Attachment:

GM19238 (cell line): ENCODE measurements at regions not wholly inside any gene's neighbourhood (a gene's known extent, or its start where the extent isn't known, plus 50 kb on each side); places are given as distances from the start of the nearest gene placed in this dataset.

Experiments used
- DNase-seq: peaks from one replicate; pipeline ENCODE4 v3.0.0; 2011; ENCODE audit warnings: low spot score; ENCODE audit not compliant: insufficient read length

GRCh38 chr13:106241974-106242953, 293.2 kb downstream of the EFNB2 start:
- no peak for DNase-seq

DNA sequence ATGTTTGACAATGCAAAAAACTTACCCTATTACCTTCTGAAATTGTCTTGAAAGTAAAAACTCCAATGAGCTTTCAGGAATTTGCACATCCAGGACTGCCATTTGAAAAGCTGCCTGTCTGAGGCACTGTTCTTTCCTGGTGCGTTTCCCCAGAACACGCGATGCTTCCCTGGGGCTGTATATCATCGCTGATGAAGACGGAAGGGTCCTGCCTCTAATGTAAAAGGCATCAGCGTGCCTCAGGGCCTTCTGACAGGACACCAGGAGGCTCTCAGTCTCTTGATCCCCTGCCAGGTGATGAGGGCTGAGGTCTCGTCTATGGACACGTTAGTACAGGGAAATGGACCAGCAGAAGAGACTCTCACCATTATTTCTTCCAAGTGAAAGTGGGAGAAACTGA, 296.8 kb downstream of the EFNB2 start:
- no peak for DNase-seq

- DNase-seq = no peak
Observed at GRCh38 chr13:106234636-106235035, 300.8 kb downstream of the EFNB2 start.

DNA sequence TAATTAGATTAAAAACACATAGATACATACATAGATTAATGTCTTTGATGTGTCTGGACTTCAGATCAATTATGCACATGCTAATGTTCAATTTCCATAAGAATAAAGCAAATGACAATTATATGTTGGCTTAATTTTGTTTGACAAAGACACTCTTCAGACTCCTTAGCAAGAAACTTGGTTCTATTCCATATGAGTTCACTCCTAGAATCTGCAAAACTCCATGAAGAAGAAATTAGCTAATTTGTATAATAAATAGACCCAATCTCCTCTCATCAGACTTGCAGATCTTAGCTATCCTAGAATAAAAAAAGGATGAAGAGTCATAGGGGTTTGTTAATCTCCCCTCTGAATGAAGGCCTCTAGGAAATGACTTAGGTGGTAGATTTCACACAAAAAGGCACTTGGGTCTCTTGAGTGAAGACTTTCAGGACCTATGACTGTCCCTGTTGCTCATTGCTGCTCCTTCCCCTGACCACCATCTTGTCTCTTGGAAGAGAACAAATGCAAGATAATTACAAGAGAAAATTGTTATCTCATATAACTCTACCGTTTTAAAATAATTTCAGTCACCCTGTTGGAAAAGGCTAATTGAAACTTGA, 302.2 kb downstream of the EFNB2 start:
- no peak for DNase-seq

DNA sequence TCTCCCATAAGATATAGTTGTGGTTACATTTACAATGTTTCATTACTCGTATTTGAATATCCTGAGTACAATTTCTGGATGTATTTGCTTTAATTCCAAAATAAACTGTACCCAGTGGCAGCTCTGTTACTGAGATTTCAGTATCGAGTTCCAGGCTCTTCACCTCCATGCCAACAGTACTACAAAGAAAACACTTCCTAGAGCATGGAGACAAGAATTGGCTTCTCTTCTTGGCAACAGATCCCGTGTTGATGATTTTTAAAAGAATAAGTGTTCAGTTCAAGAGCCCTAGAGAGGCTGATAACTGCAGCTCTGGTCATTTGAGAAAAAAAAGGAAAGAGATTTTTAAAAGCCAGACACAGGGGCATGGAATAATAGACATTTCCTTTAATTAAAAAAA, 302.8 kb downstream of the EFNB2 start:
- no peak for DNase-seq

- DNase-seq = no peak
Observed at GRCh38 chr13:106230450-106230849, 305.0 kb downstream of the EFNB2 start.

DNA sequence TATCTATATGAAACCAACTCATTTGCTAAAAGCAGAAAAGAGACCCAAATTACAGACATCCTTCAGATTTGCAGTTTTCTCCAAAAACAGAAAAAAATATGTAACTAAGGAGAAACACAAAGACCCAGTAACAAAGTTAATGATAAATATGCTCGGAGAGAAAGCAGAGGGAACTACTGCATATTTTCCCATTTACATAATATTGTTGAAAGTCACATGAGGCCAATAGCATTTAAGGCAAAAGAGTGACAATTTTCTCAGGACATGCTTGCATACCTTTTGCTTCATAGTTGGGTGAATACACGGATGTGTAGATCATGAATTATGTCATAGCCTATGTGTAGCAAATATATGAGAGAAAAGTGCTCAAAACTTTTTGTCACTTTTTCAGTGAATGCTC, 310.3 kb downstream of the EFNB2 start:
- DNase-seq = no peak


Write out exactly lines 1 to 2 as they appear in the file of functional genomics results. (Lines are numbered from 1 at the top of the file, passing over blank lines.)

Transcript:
GM19238 (cell line): ENCODE measurements at regions not wholly inside any gene's neighbourhood (a gene's known extent, or its start where the extent isn't known, plus 50 kb on each side); places are given as distances from the start of the nearest gene placed in this dataset.

Experiments used